Contesting Community Justice: Paramilitary Punishment in Ireland (North)

Dermot Feenan, University of Ulster

Paramilitary organisations in the North of Ireland, such as the IRA, have long policed their own communities alongside broader military strategies. Such policing, often involving severe punishment of offenders, represents, in part, a contest over the legitimacy of criminal justice within a society deeply divided along ethno-national lines, large parts of which experience alienation from the formal state system, particularly in the recent thirty-three years of political violence. It also represents, in part, locally-based responses to crime within predominantly urban working class areas drawing upon significant community support. This paper argues that paramilitary punishment is largely a form of community justice, but not strictly in the sense in which that term is used in recent criminology literature. It contends that, in general, previous attempts at understanding such practices have foundered on simplistic and/or moralistic perspectives about the relationship between paramilitaries and their communities can only be understood and delivered through such a nuanced appreciation. Attempts to re-invent justice within communities must address the particular political circumstances and social settings in which local crime management has evolved. This paper raises a range of issues that will be of relevance in wider debates about community justice and crime, including: the contested nature of community; the continuing interest in informal justice; relations between the state and diverse areas or communities within the jurisdictional borders of the state; the construction of a 'rule of law' or criminal justice 'system'; and, the challenges to local justice within increasing governmentality.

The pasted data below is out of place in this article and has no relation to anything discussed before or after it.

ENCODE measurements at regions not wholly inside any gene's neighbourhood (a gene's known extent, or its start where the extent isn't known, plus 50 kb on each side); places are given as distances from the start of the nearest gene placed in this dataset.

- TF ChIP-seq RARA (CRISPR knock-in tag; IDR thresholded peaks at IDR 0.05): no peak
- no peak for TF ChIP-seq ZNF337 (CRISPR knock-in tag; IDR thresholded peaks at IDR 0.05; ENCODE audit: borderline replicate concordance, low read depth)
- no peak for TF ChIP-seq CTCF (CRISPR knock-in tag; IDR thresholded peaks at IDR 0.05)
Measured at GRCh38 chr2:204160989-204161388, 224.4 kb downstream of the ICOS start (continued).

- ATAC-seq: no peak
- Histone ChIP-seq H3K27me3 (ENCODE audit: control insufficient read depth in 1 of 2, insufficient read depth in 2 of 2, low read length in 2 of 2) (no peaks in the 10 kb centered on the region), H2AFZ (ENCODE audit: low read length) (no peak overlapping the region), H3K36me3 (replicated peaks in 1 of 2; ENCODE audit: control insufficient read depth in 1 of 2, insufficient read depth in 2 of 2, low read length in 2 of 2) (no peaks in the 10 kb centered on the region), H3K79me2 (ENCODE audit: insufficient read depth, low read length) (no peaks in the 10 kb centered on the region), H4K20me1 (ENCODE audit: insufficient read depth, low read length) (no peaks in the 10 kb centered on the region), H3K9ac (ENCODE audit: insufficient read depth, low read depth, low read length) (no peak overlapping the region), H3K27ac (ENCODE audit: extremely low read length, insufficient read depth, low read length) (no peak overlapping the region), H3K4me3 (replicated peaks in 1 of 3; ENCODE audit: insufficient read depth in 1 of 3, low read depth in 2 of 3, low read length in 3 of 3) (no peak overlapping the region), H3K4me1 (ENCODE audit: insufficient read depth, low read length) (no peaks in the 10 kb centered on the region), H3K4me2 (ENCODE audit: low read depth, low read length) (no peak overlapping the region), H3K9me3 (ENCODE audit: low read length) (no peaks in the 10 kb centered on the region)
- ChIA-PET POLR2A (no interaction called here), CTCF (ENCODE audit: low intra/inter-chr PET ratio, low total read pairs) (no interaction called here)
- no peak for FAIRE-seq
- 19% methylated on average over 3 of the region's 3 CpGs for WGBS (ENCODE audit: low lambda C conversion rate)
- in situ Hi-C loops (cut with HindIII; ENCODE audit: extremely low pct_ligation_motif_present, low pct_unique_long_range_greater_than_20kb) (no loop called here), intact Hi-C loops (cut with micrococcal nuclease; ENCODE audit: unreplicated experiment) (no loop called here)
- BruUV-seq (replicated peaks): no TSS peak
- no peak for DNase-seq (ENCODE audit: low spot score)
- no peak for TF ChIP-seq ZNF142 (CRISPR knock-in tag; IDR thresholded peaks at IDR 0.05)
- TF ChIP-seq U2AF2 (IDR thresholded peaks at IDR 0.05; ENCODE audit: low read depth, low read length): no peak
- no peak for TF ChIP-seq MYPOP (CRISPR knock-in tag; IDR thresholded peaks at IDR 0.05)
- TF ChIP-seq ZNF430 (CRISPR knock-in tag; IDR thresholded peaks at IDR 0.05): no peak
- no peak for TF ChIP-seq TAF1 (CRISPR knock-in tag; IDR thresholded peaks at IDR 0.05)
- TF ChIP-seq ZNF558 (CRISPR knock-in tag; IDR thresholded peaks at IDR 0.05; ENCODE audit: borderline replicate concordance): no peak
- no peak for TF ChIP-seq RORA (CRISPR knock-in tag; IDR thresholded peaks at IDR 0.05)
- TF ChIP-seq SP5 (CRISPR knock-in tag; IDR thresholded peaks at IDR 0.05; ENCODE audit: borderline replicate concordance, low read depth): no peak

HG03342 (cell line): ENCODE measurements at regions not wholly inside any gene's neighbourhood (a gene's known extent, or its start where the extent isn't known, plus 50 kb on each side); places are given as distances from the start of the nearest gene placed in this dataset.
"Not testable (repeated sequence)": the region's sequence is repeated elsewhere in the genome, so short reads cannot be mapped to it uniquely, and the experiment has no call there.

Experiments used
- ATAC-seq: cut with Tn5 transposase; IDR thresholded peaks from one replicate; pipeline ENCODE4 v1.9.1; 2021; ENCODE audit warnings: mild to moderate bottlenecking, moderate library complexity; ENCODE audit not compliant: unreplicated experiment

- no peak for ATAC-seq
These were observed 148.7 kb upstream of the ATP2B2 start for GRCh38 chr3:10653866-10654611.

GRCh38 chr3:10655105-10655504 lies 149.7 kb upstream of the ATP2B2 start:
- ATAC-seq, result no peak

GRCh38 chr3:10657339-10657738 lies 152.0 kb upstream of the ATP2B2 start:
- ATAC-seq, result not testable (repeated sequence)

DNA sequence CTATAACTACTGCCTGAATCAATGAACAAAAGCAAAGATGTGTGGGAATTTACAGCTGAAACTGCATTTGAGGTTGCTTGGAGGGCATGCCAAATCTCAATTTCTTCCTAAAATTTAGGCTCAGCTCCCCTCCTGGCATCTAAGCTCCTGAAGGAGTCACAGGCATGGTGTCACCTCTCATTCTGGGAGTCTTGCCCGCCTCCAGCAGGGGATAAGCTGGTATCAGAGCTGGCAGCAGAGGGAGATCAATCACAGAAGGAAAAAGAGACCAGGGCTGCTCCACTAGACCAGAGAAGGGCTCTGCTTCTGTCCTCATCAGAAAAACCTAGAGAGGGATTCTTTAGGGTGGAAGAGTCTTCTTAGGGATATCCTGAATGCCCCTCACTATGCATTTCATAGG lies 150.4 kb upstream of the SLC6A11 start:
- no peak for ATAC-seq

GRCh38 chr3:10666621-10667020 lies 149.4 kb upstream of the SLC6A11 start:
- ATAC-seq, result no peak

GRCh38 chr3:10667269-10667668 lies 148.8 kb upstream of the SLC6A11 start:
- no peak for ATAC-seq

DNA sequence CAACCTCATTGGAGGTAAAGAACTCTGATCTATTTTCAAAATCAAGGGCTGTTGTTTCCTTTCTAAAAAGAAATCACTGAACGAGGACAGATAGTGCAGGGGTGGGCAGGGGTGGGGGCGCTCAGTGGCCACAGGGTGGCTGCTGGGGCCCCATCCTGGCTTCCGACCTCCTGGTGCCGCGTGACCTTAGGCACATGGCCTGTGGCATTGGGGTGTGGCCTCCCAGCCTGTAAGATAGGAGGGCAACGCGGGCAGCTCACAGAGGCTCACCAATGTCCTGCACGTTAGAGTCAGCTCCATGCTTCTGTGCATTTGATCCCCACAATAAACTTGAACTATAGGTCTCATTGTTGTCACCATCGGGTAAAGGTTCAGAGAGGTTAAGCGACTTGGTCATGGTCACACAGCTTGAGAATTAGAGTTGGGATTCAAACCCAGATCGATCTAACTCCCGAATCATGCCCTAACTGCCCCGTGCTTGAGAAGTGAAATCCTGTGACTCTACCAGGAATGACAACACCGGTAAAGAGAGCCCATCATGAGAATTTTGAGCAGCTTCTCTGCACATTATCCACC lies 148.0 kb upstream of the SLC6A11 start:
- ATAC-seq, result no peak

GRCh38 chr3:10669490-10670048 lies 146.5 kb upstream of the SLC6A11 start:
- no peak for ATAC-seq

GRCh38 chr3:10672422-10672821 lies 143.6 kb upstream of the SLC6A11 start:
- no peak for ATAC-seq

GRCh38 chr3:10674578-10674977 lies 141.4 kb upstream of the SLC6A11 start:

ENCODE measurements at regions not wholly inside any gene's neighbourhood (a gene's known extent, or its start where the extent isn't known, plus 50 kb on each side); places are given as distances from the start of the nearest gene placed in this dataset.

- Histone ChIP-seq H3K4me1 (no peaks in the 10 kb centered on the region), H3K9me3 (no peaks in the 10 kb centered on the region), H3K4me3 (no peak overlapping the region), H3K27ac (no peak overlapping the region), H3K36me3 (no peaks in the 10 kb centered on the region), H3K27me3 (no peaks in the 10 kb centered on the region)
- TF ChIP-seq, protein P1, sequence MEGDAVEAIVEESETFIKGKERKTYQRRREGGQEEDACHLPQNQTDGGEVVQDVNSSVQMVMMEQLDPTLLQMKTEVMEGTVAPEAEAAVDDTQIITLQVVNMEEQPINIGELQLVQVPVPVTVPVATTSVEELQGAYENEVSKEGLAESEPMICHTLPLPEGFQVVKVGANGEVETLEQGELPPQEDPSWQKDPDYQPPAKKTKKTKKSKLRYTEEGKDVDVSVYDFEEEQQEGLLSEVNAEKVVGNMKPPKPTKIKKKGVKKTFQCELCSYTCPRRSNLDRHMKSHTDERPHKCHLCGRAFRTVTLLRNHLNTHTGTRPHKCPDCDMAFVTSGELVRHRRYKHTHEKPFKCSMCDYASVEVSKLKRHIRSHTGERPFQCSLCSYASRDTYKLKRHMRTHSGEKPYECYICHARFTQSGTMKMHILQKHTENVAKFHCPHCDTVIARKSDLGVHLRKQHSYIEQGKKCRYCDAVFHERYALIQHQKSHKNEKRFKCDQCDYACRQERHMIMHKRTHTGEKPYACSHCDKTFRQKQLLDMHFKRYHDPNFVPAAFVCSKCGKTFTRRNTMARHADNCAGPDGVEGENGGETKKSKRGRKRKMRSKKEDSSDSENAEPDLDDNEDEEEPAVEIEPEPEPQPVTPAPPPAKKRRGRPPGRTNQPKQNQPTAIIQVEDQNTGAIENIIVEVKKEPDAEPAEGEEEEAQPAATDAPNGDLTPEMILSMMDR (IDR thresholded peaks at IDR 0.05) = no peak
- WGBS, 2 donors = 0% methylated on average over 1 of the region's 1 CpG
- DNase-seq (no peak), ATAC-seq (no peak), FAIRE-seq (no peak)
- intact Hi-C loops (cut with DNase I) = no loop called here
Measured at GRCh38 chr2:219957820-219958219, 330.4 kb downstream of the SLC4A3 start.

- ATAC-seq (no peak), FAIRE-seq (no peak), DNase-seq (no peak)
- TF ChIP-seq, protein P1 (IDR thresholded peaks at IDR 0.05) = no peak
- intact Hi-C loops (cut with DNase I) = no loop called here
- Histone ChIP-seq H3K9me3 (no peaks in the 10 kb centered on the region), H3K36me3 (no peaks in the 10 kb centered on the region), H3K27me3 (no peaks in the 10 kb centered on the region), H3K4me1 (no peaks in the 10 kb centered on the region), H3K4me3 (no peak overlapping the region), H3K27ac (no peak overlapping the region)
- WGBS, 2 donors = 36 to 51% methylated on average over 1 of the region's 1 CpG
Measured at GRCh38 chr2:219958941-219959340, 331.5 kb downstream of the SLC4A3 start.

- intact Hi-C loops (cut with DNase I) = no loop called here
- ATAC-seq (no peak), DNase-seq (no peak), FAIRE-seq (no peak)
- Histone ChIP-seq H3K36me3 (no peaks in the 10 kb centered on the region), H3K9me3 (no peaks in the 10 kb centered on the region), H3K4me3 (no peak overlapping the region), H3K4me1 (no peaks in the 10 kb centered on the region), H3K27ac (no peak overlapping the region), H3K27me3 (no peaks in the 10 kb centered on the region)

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Updated 05/20/2006